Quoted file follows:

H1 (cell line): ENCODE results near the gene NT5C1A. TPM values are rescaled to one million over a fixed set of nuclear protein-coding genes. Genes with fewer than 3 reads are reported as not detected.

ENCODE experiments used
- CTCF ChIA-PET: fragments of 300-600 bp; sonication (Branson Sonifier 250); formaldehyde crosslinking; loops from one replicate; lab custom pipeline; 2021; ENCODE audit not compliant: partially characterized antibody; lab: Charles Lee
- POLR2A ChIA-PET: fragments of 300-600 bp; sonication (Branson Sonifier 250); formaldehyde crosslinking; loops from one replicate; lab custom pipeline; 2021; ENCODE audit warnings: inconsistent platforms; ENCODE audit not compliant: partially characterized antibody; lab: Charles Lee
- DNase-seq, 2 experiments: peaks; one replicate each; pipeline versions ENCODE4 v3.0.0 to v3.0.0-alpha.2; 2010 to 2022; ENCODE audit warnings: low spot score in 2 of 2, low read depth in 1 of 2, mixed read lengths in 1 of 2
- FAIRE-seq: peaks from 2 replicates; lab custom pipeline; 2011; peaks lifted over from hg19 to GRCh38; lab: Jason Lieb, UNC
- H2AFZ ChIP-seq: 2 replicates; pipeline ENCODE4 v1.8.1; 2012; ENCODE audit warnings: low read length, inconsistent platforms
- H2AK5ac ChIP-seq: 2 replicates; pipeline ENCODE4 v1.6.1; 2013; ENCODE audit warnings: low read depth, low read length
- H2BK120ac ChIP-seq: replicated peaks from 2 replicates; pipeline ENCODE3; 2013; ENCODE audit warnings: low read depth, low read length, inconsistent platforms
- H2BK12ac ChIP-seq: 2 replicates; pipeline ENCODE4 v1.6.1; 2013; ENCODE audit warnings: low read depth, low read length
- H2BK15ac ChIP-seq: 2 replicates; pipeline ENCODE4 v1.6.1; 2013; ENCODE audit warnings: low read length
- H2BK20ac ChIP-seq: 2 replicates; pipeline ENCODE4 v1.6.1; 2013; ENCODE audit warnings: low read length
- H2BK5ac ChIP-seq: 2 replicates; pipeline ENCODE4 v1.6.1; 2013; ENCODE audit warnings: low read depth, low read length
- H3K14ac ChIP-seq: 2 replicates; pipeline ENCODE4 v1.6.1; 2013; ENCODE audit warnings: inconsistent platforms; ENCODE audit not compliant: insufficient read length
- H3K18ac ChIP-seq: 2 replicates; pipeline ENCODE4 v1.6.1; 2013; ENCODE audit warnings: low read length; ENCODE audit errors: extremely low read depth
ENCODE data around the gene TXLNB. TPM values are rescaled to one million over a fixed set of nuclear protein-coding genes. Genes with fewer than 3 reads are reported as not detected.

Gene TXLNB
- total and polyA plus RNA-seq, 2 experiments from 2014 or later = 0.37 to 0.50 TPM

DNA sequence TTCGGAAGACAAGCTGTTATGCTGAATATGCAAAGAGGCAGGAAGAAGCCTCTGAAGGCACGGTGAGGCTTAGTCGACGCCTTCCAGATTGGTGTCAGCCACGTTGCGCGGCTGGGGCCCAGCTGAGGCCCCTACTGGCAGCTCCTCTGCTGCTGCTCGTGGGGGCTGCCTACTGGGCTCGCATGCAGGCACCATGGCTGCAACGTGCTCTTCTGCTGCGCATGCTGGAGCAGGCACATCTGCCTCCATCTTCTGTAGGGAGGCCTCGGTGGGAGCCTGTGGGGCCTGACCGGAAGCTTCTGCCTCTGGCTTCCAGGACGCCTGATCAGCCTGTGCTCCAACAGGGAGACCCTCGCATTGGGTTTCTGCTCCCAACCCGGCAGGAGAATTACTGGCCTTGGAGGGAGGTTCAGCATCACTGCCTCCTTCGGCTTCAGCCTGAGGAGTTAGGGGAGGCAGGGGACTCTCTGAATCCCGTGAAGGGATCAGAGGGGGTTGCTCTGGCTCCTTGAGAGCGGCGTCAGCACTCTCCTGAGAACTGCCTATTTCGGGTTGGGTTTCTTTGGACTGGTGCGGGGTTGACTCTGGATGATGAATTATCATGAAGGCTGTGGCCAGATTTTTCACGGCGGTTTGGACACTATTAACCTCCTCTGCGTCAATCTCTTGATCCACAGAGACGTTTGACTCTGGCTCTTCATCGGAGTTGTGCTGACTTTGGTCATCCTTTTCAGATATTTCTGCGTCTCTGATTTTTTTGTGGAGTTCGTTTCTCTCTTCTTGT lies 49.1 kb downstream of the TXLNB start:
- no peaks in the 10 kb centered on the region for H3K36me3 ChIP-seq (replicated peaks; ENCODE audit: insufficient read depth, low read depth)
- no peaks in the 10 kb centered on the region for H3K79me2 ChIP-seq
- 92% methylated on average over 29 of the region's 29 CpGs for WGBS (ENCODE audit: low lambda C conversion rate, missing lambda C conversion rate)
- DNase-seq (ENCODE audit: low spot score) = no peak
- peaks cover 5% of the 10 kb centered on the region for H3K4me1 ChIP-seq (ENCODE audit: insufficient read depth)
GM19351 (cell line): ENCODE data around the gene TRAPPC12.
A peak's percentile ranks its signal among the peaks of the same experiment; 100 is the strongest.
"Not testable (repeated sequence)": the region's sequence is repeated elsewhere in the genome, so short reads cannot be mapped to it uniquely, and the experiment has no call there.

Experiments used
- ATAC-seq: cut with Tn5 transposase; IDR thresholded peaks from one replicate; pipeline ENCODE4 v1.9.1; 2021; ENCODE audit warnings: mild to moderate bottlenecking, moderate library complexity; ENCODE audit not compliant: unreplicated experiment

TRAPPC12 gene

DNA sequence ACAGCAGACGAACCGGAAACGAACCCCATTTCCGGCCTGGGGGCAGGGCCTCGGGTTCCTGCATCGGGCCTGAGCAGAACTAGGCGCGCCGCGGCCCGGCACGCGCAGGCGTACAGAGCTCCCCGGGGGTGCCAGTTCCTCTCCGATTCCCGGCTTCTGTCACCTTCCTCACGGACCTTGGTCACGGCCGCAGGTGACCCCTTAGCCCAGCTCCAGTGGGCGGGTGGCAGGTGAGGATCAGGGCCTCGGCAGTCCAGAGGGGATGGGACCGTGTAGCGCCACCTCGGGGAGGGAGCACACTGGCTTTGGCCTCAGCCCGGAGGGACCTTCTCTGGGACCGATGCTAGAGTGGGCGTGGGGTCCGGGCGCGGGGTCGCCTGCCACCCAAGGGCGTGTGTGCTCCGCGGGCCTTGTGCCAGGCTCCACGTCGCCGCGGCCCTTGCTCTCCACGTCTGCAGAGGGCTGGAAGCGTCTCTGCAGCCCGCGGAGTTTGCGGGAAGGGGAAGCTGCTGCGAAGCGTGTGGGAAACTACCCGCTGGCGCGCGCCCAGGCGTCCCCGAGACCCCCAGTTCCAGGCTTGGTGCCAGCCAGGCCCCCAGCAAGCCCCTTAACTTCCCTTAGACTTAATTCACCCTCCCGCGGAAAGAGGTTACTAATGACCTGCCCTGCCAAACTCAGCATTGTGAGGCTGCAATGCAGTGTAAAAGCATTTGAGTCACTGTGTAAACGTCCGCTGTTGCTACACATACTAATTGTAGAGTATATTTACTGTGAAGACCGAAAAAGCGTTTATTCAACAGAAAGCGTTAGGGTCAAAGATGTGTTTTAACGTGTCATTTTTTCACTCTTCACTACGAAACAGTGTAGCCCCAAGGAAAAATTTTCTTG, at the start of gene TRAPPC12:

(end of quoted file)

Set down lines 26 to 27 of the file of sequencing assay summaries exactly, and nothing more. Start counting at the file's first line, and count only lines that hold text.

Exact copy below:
A peak's percentile ranks its signal among the peaks of the same experiment; 100 is the strongest.
"Not testable (repeated sequence)": the region's sequence is repeated elsewhere in the genome, so short reads cannot be mapped to it uniquely, and the experiment has no call there.